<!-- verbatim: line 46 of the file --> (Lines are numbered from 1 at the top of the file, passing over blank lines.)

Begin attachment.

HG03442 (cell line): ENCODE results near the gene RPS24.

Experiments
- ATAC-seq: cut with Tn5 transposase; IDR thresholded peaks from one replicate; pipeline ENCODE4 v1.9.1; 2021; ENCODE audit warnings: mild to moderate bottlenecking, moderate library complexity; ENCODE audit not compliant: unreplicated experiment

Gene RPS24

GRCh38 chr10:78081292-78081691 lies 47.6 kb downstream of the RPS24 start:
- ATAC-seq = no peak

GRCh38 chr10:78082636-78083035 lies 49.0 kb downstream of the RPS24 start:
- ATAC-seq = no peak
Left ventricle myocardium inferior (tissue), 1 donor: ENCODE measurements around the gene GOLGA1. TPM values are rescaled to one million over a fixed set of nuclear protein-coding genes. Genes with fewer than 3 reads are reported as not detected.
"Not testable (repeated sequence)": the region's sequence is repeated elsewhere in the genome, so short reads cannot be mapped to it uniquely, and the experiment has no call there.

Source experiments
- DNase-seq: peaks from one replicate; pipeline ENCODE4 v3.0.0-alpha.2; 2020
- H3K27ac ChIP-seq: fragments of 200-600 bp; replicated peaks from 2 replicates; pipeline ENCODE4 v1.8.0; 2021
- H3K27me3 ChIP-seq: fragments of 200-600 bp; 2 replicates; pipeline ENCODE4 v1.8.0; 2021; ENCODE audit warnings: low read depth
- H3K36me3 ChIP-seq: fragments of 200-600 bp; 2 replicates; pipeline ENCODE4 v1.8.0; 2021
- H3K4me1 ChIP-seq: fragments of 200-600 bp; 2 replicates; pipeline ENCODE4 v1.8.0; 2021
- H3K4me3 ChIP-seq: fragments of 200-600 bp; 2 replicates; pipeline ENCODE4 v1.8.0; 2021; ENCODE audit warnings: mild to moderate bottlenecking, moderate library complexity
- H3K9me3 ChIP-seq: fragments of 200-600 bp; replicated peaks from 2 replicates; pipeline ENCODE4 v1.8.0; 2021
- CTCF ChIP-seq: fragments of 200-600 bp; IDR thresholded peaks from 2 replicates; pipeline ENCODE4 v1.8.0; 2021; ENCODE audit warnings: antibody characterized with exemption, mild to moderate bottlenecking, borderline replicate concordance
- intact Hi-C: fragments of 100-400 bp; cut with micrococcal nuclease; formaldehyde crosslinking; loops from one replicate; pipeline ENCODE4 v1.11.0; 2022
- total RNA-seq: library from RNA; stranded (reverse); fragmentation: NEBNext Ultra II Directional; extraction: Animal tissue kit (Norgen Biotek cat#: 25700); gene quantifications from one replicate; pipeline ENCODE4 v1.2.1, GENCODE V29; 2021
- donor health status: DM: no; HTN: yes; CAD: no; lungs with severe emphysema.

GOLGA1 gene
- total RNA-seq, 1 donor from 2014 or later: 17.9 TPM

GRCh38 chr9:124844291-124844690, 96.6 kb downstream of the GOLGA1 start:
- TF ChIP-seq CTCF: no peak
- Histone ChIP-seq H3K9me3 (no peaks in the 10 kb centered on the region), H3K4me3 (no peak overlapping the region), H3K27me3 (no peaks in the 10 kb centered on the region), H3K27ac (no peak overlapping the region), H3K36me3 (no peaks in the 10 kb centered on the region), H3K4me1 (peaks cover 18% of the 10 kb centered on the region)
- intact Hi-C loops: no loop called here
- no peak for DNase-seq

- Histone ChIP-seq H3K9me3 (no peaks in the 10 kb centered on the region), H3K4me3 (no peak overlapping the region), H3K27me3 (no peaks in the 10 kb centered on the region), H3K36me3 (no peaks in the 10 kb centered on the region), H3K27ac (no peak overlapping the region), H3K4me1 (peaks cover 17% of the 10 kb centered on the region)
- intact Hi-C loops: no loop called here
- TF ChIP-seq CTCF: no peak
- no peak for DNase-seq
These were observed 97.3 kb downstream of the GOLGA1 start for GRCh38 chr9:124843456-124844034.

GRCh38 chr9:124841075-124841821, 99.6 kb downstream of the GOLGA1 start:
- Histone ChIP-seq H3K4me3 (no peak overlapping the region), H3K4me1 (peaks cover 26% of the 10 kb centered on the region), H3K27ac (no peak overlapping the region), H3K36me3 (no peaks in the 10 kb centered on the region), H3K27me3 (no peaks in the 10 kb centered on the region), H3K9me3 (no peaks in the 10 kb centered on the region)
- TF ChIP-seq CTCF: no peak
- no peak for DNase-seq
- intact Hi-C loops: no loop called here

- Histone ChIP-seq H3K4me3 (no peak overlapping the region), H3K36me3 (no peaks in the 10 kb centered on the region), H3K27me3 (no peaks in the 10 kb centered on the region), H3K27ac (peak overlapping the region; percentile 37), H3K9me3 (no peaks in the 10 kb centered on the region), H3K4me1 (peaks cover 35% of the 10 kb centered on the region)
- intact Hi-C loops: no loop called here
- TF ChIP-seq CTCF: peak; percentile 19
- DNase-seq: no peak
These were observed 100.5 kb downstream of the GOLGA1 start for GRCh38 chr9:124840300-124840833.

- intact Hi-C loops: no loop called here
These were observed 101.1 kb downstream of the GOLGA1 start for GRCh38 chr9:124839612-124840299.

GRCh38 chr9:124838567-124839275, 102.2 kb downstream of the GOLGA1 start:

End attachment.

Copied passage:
These were observed 101.1 kb downstream of the GOLGA1 start for GRCh38 chr9:124839612-124840299.